The reason lawyers are quoted for being people skilled in the circumvention (avoidance) of the law is because lawyers are skilled mavericks who have unique independent view of things. They follow a formulaic set of rules that give them the vantage point in how they approach the quandary of real life legal challenges. These processes lawyers engage in arriving at sound logical reasoning have been termed as “thinking like a lawyer”. Any neophyte in law must realize that thinking like a lawyer is beyond mastery of legal rules. Rather it requires that lawyers and law students have a major paradigm shift in their thinking processes by developing a strong line of argument in their analysis of legal problems. Here are the 5 ways to effectively think like a lawyer
(1) Accept ambiguity in legal rules
The law is dynamic in nature as is society. As a result, no rule of law is of such generality in application to know no exceptions. Exceptions are the rule in law and what may be perfectly illegal in one scenario may not be so in another scenario. Nothing is ever black or white. Taking what is another’s without that other’s consent may be stealing simpliciter, but when spousal relations exist (as between husband and wife), it ceases to be stealing. Never get frustrated when you find legal rules always in a state of flux. If it’s any comfort, it will delight you to know that the uncertainty in legal rules benefits lawyers the more. It affords you the greater flexibility to tailor your argument to cover every eventuality and better meet the needs of your clients.
(2) Never be dogmatic about a position
As lawyer sentiments and emotions are luxuries you cannot afford. Never allow yourself to get emotionally tied to a position. As an officer of the court, a lawyer’s obligation lie to the court and his clients (not his sentiments). In arriving at legal conclusions, the lawyer’s emotions must not becloud his astute sense of judgment. A lawyer must apply the law as laid down to a given set of circumstances without bias. A lawyer would understand that any form of philanthropy that involves robbing the rich to feed the destitute is stealing nonetheless however noble the intent.
(3) Argue both sides
It is always desirable to be on the winning side in law especially when legal precedents favour the premise and circumstance of your case or argument. But that isn’t always possible. Situations may exist where you cannot find a supporting rule or the current of precedent may be against your case. In such an instance, you’ll have to look at the both sides of the argument. Yours and that of your opponent. You’ll have to anticipate their case and prepare a counter argument well in advance. Even as a law student you’ll still have to follow this timely advice in your exams. Argue both sides of a rule of law since you never know which side of the argument you may see in your exams.
(4) Nothing is sacred cow so question everything
It is important that students bring a certain ragamuffin barefoot irreverence to their studies. They are not here to worship what is known but to question it.- Jacob Bronowski.
Laws no matter how clear and definite they are can never have finality unless they are interpreted upon by the courts. That is why judges are said to make laws. Behind every letter of the law lies the “popular spirits of the people” or at the very least, the “intendment of the makers”. What this means is that there are purposes for why laws exist otherwise known as “public policy”. Courts are usually called upon to make pronouncements on this. For example a rule of law may say “no one shall solicit or prostitute on the street whether at night or day”. Someone who intends circumventing this rule may decide to erect a storey building by that street and then have prostitutes parade themselves by the balcony of the house. When charged for breaking the law, they may argue that the solicitation was done “in the balcony” and not “on the street”. The courts will declare that the public policy was to prohibit the acts of prostitution in question and the fact of their geography was irrelevant. So it is only by questioning that you will discover the rationale behind every rule of law. Learn to ask “why” even when this is obvious.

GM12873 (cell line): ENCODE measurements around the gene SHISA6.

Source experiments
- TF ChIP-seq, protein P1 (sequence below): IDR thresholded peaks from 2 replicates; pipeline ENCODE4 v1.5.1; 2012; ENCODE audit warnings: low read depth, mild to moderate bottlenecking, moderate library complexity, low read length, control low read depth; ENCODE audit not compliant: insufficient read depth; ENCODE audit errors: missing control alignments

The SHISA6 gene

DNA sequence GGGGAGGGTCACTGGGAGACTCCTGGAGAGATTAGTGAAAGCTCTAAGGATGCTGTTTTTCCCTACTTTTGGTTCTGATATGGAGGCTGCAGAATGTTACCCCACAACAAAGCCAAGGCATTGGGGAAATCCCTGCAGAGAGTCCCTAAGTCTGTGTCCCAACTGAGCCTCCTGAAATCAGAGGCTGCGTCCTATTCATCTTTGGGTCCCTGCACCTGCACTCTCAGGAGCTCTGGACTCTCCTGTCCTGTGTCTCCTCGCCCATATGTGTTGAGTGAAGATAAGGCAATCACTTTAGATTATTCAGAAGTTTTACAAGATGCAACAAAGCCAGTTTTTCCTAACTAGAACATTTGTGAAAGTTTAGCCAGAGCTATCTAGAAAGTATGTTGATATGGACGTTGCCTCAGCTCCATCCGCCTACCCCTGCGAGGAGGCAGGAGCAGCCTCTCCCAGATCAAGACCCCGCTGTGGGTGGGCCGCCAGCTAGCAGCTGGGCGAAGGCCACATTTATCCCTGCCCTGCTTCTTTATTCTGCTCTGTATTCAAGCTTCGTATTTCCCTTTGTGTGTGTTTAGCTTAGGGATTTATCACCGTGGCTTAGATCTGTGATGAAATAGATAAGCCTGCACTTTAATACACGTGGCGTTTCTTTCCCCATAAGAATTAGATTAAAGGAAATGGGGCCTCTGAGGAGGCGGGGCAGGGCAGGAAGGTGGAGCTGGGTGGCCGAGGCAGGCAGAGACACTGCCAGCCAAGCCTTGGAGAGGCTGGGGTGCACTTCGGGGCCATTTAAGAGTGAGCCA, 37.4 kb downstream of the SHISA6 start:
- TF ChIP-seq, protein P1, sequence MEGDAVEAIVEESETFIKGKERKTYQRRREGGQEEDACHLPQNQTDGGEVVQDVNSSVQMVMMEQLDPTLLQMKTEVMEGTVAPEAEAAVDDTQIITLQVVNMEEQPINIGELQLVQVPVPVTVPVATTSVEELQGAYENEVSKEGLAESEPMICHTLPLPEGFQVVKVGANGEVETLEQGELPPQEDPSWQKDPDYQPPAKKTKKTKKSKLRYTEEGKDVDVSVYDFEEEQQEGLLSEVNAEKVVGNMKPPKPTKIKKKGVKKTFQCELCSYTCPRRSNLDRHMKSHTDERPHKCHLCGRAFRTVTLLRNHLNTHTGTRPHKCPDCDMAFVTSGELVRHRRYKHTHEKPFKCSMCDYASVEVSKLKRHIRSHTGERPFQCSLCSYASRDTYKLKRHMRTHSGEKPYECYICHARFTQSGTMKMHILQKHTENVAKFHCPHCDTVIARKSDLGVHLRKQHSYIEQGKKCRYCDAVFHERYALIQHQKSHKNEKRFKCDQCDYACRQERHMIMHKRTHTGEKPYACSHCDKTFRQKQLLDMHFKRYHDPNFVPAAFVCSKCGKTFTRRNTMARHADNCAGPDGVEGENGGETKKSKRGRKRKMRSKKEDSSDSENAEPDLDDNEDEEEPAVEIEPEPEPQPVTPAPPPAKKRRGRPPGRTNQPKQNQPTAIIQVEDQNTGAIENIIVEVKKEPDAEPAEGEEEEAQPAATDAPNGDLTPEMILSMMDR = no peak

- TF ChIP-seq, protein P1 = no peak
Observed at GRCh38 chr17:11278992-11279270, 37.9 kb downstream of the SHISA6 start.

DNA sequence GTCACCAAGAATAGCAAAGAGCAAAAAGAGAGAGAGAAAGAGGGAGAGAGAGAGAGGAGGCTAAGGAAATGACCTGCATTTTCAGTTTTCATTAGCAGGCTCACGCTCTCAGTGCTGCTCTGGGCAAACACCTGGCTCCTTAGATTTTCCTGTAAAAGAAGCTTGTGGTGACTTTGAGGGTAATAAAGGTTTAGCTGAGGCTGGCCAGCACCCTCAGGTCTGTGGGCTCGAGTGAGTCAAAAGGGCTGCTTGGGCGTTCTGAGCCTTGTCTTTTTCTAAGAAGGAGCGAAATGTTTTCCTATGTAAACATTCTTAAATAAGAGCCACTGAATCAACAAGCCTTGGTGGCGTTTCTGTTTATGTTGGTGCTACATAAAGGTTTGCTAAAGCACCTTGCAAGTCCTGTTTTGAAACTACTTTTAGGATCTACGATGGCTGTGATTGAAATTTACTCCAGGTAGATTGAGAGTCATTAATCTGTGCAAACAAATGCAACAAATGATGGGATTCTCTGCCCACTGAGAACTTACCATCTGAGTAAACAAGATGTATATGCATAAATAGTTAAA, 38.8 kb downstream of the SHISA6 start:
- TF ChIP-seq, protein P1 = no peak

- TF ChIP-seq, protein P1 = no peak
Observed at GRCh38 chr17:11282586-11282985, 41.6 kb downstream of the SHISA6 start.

(5) Know the place of technicalities
A lawyer understands that even where he has a strong prima facie case, there could still exist circumstances under law that may be fatal to his case at the trial. In law things must be done by the book. “X” is never the equivalent of “Y”. “Approximately equal to” in rounding up in mathematics has no place in law. There are different procedures for doing things in law and if you start anything by a wrong procedure your case will be struck out without the court ever listening to the justice of your case. Commence proceedings in court by “writ of summons” as against “filing a petition” as required by law and you’ve had it. That is arguing technicalities in motion. As part of thinking like a lawyer, always look to see if there has been due compliance with a rule of procedure prior to any event. Four judges sitting as against the required five and that will be fatal to their adjudicating on the case before them. (You can plead their lack of jurisdiction).
A youngish lawyer with penetrating insight, Patrick Herbert is the Editor-in-Chief and founder of Lawstudenthub, a site dedicated to helping new wigs find their footing in a trickily slippery legal profession and stay current with emerging developments in the legal industry. He holds an LLB from the University of Benin and a BL from the Nigerian Law School, Abuja. In his spare time, Patrick doubles as a professional writer and copyeditor.
If you have any urgent enquiries, you can email him @[email protected]